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CROFTS ANDERSON v. Catherine M. Laguens, Third Party Claimant and Respondent.

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District Court of Appeal, First District, Division 1, California.

CROFTS & ANDERSON, a corporation, Plaintiff and Appellant, v. H. L. PETERSEN CONSTRUCTION CO., etc., et al., Defendants, Catherine M. Laguens, Third Party Claimant and Respondent.

Civ. 16190.

Decided: February 16, 1955

Edward N. Jackson, San Francisco, Jack G. Levine, San Francisco, of counsel, for appellant. No appearance on behalf of respondent.

In June of 1953, Crofts & Anderson secured a judgment by stipulation against C. R. Petersen, and his firm, the H. L. Petersen Construction Co., in the amount of $2,816.41, plus costs. Subsequently, the sheriff, pursuant to a writ of execution, levied on three Arabian horses then in the possession of Petersen. Catherine Laguens, mother-in-law of Petersen, filed a third party claim to the horses, claiming to have purchased them from Petersen for $3,000 on December 5, 1952. At the termination of the hearing of the petition to determine title the trial court concluded that Catherine Laguens ‘was and is the owner and entitled to the possession’ of the three horses, and entered its judgment accordingly. From that judgment Crofts & Anderson appeal.

Respondent has refused to pay the costs and fees incident to defending her judgment, with the result that no brief has been filed in her behalf. Under such circumstances, this court is under no duty to look up the law, if any, in support of the judgment, nor are we required to search the transcript for evidence upon which the judgment may have been predicated. We are entitled to accept as true the statement of facts in the appellant's brief. Rule 17(b), Rules on Appeal; see discussion and collection of cases 4 Cal.Jur.2d p. 334, § 496.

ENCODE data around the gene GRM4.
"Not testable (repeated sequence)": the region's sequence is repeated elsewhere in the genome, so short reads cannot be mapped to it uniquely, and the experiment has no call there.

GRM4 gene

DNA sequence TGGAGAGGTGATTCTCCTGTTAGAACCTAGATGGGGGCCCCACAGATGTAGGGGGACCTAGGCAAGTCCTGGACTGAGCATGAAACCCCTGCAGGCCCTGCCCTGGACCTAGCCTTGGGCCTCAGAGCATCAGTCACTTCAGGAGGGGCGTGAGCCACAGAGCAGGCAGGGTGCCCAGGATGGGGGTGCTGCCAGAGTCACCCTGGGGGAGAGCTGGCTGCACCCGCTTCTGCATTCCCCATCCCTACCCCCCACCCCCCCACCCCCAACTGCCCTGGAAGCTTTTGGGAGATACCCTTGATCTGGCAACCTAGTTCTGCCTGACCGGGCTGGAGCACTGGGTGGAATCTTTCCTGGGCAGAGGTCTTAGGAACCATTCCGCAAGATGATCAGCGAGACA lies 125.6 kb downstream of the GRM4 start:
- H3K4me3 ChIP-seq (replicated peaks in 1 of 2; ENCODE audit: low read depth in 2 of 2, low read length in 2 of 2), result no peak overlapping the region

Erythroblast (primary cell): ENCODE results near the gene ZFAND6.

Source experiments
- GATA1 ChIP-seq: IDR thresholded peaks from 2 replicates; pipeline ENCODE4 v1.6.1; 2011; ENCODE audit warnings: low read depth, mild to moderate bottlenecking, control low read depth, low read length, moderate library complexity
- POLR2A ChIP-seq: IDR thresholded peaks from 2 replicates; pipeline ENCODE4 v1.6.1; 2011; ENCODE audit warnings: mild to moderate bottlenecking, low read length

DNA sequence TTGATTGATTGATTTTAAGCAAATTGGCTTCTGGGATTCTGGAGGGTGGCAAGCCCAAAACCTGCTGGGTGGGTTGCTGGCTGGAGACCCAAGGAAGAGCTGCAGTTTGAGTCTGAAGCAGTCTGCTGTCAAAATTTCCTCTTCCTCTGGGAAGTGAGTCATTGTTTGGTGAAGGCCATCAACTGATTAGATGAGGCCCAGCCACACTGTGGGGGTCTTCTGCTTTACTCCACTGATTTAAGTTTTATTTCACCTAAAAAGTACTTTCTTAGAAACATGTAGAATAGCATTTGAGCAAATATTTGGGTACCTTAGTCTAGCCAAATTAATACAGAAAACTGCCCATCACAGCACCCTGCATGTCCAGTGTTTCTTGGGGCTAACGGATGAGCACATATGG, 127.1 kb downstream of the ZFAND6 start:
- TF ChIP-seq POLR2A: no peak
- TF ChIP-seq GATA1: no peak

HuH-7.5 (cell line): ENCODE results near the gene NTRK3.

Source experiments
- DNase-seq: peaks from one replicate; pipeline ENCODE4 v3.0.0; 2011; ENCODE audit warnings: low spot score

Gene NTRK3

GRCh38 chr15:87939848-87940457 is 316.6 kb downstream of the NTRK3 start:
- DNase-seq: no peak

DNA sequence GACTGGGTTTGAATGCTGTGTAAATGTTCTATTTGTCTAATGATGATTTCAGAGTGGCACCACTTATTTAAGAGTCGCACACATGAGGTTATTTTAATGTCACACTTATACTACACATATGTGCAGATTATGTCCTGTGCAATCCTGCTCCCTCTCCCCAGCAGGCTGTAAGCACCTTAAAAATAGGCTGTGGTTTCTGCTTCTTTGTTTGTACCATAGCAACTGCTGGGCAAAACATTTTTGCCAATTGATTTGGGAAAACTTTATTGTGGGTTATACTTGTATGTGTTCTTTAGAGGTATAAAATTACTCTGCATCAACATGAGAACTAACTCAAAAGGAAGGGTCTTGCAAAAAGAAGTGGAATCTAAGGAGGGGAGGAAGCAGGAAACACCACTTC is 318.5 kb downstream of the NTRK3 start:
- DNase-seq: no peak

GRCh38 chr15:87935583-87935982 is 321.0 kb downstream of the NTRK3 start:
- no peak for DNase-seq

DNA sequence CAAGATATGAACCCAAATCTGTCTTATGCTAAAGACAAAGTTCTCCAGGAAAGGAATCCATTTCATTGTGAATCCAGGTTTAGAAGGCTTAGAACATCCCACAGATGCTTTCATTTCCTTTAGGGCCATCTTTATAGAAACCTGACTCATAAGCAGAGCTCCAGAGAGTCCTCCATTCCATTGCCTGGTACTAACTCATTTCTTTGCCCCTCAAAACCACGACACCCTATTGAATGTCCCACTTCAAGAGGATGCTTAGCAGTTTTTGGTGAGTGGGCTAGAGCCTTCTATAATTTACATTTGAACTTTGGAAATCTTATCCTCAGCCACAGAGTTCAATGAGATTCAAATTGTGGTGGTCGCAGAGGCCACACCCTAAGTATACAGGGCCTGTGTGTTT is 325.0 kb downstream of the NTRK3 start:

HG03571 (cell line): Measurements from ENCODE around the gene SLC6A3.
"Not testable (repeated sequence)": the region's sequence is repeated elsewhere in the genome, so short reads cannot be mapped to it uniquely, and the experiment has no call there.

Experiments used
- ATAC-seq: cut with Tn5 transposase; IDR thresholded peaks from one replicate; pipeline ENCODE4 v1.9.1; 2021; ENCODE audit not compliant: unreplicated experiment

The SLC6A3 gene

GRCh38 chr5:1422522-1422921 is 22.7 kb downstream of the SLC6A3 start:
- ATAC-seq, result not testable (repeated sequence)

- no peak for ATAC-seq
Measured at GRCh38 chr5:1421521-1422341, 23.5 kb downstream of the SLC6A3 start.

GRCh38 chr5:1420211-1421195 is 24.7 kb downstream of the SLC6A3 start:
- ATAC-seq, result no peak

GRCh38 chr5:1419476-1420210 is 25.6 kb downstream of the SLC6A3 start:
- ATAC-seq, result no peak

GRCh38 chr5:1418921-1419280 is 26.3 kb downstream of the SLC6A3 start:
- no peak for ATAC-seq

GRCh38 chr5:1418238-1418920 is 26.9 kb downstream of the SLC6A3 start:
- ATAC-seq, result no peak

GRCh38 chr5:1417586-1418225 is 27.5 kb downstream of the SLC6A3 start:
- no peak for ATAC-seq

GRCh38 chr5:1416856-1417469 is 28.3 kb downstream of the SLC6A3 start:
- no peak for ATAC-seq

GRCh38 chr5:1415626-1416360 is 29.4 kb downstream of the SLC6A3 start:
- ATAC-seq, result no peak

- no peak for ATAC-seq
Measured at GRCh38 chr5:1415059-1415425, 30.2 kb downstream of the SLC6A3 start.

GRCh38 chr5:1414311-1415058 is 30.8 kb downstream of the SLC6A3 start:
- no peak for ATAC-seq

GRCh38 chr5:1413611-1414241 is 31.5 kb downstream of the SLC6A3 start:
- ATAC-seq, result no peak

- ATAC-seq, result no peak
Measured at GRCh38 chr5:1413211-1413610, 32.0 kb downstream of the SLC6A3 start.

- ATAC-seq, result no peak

Respondent owns and operates a realty company that also makes loans. On January 24, 1949, she loaned her son-in-law, Petersen, $10,000, evidenced by a note signed by Petersen and his wife calling for monthly payments of $100, and five per cent interest. The last payment made on this note was in October of 1952, at which time the note was one year delinquent. Since that date the books of respondent show $8,084.12 still due. On December 5, 1952 Petersen and his wife executed and delivered to respondent a ‘Bill of Sale’ to many items of personal property, including the three horses here involved. The bill of sale recites that, in consideration of the cancellation of the $10,000 note, ‘the receipt of which cancelled note is hereby acknowledged,’ the Petersens sell the described personal property to respondent. This bill of sale was recorded in the county clerk's office.

Admittedly before, at the time, and at all times after the bill of sale was executed, the horses remained in the possession of Petersen, and were in his possession when the sheriff seized them pursuant to the writ of execution. An employee of the respondent testified that the bill of sale was not given in consideration of the cancellation of the note, as the bill of sale recites, but was taken as security for repayment of the obligation. Respondent stated that she would reconvey to Petersen if the note, plus interest, were paid, but that the bill of sale was not taken as security. Petersen testified that by the bill of sale he intended to secure a cancellation of the balance owed on the note, although he believed that if he ever raised the money to pay the note his mother-in-law would reconvey the property to him. He intended to transfer title by the bill of sale. He admitted that he had not only stabled the horses since the date of the bill of sale, but had used them, and that he had not charged respondent anything for their maintenance and care.